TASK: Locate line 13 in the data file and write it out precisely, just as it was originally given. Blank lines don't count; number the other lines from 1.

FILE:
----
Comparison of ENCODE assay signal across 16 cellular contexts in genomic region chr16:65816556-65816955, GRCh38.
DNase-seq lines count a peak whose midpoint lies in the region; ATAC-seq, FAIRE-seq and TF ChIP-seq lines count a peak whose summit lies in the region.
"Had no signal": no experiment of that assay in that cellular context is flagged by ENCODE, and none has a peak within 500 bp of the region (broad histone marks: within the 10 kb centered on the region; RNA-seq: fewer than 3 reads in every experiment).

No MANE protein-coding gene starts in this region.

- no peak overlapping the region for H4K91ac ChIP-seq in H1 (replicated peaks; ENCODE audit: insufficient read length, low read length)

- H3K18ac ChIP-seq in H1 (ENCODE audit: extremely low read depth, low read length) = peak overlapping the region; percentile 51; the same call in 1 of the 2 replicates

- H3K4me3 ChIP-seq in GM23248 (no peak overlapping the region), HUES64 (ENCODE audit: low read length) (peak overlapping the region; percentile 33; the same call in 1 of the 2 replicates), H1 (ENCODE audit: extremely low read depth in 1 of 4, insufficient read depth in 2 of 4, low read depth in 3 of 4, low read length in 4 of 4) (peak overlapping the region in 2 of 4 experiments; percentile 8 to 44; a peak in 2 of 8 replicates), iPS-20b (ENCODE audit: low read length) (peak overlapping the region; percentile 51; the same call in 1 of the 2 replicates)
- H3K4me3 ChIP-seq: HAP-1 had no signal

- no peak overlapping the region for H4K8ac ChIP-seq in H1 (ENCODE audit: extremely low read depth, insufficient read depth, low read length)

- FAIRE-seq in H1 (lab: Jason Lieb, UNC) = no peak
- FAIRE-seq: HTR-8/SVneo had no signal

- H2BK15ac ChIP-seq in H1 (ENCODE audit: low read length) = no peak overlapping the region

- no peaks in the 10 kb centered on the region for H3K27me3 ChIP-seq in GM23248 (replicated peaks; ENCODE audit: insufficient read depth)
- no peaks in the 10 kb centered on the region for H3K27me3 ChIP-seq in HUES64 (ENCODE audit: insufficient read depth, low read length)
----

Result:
- no peaks in the 10 kb centered on the region for H3K27me3 ChIP-seq in GM23248 (replicated peaks; ENCODE audit: insufficient read depth)